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A D Muscutt, 1995
Little Street
1924 - 1936
Recollections of Denis Muscutt

During the years 1924 to 1936 I lived with my Family in Little Street and a large number of relatives also lived there, the Head of the 'Clan' being Charles Dickens, my Grandfather, and his Wife Selena who belonged to the Church Family of Wymington.

I have listed here, to the best of my ability, other Families who also lived in the street at the same time.

A. D. Muscutt

Little Street

I have started on the left-hand side of the street from its junction with High Street South. You will notice that some of the houses were occupied by several families in turn during those years, owing to the fact that Rushden Council were re-housing people on new housing estates. Those remaining in the street moved into one of the vacant houses if they considered it better than the one they were occupying.

No. 1.
Mr. Dawson, his Wife
and Son Peter.
Mr. Dawson's Mother lived with them.

Mr. Dawson was a van driver for Seddon and Arlidge Box Factory. His Wife worked in a Shoe Factory.

No. 3.
Mr. and Mrs. (Alice and Syd) Smith.
One Daughter—Doris.
Alice's Mother, Mrs. Johnson, lived with them.

Syd lost a leg in the First World War. He and his Wife worked at the Tecnic Shoe Factory. Syd also ran a Sick Club at The Compass Inn in High Street South.

No. 5.
Mr. Walt Maple and his Wife (another daughter of Mrs. Johnson).
One Daughter—Doreen.

Mr. and Mrs. Maple were both shoe Operatives.
Doreen later married George Willmott of Manor Farm.

No. 7.
Mr. George Gray and his Wife.
Two Sons—Jeffrey and Allan.
Mrs. Gray's Mother lived with them.

Mrs. Gray worked in a Shoe factory. Mr. Gray was an Electrician and started his own business which was still being run by Jeff and Alan in 1986.

The Old Vicarage—a large house.
Fred Knight J.P., a Boot and Shoe Manufacturer.
One Son and one Daughter.

The Daughter married a Mr. Hyde and lived on Rose Hill, High St. South.
Mr. Knight served as a J.P. on the Bench at Wellingborough. [also Fire Brigade captain for many years]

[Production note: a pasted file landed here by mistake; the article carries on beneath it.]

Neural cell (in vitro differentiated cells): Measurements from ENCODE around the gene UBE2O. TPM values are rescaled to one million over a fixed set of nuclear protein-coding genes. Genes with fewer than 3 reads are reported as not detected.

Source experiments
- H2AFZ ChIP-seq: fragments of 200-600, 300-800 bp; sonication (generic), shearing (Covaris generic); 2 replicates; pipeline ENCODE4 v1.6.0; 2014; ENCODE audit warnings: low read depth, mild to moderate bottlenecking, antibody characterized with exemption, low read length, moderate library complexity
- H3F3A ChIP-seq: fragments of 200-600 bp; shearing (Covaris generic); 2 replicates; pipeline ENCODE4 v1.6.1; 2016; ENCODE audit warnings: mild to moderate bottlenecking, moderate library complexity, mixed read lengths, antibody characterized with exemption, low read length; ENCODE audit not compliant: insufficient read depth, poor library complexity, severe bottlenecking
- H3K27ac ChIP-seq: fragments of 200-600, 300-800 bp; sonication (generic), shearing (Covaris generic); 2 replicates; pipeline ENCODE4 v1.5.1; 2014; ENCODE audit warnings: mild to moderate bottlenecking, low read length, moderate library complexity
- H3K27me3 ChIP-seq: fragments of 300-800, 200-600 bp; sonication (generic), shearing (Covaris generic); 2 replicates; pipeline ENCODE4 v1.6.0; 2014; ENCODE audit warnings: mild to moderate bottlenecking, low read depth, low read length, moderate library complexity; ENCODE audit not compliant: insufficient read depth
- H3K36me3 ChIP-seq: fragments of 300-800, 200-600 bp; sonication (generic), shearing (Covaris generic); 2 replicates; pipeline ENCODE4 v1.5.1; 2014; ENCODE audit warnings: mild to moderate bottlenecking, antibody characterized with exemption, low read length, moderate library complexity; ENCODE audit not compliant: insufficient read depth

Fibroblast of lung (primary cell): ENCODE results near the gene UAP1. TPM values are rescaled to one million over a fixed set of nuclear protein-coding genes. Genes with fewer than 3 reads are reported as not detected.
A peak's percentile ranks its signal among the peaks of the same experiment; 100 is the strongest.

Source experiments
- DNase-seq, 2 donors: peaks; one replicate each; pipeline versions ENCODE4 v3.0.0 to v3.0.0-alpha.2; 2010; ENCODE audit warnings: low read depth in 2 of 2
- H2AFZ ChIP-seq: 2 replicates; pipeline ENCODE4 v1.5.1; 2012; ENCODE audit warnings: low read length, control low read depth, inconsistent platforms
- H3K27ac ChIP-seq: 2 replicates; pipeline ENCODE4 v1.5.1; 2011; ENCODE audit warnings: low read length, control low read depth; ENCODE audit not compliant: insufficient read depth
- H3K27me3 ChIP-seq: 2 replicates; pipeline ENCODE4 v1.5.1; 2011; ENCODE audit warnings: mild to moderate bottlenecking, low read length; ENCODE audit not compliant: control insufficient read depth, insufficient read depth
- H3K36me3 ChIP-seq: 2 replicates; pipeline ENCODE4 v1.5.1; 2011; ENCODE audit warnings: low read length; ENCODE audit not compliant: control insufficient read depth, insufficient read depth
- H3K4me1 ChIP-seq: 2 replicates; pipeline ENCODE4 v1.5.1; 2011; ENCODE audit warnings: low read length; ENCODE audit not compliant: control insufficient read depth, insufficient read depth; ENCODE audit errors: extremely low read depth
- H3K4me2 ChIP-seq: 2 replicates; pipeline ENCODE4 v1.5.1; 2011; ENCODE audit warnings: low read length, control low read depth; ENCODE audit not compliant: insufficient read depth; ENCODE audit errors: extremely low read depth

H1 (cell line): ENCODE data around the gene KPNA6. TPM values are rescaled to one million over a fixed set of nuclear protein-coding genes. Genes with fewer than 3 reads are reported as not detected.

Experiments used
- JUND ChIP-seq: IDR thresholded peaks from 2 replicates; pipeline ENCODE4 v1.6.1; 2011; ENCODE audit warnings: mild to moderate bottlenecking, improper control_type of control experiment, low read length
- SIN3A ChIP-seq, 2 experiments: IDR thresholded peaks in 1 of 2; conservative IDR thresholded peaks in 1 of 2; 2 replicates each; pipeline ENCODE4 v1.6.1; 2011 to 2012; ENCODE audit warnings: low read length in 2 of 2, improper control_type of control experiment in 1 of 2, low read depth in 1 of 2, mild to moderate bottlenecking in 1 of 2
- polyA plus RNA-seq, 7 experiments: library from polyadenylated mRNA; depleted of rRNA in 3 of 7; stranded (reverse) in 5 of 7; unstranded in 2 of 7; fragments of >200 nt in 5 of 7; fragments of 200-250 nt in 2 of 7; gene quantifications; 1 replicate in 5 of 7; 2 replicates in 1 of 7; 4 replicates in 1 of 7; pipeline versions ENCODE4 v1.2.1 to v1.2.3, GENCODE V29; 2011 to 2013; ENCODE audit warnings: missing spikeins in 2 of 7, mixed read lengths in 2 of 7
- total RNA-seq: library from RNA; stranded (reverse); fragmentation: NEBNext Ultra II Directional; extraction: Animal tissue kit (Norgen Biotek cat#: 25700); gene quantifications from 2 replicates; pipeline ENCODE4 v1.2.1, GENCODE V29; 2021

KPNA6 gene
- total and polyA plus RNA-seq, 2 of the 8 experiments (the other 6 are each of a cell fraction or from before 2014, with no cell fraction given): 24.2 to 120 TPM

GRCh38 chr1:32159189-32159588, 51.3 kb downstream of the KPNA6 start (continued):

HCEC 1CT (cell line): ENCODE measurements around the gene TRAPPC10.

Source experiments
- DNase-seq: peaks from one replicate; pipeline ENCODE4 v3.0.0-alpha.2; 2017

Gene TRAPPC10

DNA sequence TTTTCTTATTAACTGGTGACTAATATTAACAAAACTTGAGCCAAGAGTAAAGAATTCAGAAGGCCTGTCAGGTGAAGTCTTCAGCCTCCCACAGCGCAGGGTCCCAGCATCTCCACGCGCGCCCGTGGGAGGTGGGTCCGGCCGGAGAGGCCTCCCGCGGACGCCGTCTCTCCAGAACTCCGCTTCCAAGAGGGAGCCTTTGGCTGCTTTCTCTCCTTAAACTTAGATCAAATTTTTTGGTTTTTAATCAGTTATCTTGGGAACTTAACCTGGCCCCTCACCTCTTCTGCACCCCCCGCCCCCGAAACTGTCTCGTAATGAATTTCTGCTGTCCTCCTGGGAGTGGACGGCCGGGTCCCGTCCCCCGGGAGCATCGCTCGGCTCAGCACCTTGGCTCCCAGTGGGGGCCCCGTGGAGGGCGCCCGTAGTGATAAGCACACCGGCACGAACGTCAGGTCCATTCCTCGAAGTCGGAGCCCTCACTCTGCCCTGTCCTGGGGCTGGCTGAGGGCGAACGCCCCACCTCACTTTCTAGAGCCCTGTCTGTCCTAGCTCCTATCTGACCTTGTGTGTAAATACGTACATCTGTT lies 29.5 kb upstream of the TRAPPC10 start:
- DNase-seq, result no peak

The Grounds to the Old Vicarage reached up to Park Road and the Factory stood at the top of the grounds, the front of it in Park Road.

When the Old Vicarage became vacant it was taken over by: Nurse Mather, a local Midwife. Two Sons—Peter and Bob and One Daughter—Peggy.

Nurse Mather turned the house into a Nursing Home for expectant Mothers.

No. 17.
Mr. and Mrs. Sargent.
One Son—Arthur and one Daughter—Gladys.

Mr. Sargent was known as 'Tricky'. He was a very smart man who had been a Sergeant Major in the First World War. He bred Canaries as a hobby.
Both he and his Wife were Shoe Operatives.
Arthur, his son, used to organise us younger lads of the street He used to take us fishing at Felmersham and Radwell in Bedfordshire and sometimes to Melcbbourne Hall, where it cost a shilling a day to fish in the lake. (Never caught anything there).

No. 19.
Mrs. Stapleton.
Two Daughters—Ethel and Maud.

Ethel was a Forewoman at the Tecnic and Maud was a Forewoman in one of the factories in town.

No. 21.
This was a small General Store occupied by several families during these years.

(1) Mr. and Mrs. Marlowe.
One Son—Ernest and one Grand-daughter—Mary.

(2) Mr. Headland, who also had a shop in Oval Road. (3).   Mr. and Mrs. Freeman.

My younger brother went there one afternoon when was about three years old. He wanted to buy some 'Spanish' (Liquorice), but he could not make the shopkeeper understand what it was, other than it was black, so Mr Freeman sold him a tin of black boot polish. On the way home he got the lid off and tried to eat it. My Mother went down to the shop and explained to Mr. Freeman exactly what 'Spanish' was.

(4) Mr. and Mrs. Jim Robinson.
Two Sons—Eric and Stan and one Daughter Audrey.

Jim Robinson was an ex Navy Boxer and he made a boxing ring in the cellar under the shop where he used to have the lads in the street boxing several nights a week. He also made home-made ice-ceam.

No. 23.
Mr. and Mrs. W. Robinson.

They were the Parents of Jim at the shop. Mr. Robinson was a Boot and Shoe repairer.

No. 25
Mr. and Mrs. Bettles.
Three Sons—Walter, Corrie and Cyril.

All were Shoe Operatives.

The Manse.
This was a large house set back from the front of Little street. It had an Orchard and Garden going back to Park Road. It was the residence of the Baptist Minister.

No. 27.
Mr. and Mrs. Bland (Horace and Laura).
One Son—Jack and two Daughters—Winifred and Marjorie.

Saturday mornings Jack used to take all the boys and girls from the street to the Swimming Bathshe was the oldest and in charge.

Then Mr. and Mrs. Parker.
Two Daughters.

Mr. Parker was known as 'Blacky'.

No. 29.
Mr. and Mrs. Britton.
One Son—Richard (Dick).

Mr. and Mrs. Britton were Shoe Operatives.

They were followed by:

Mr. and Mrs. Charlie Meadows.
One Son—Leslie and one Daughter—Marjorie.
There was also a lodger, known by everyone as Bill Baron, but his real name was Ronald Childs.

Leslie was the only boy in the street who belonged to the Baptist Boys Brigade. According to Les, the Parson told them, at the Chapel Service, that he was going on holiday and when he came back he would take the Boys Brigade round his orchard to pick the fruit. When he came back there wasn't any fruit but there had been a lot of fruit eaten in Little Street that week.

No. 31
Mr. and Mrs. Dickens. (Fred and Millie).
One Son—Jack.

Fred was known as 'Striker'. He was a wonderful gardener and a first-class shot, shooting for the Rushden Athletic Club Airgun team.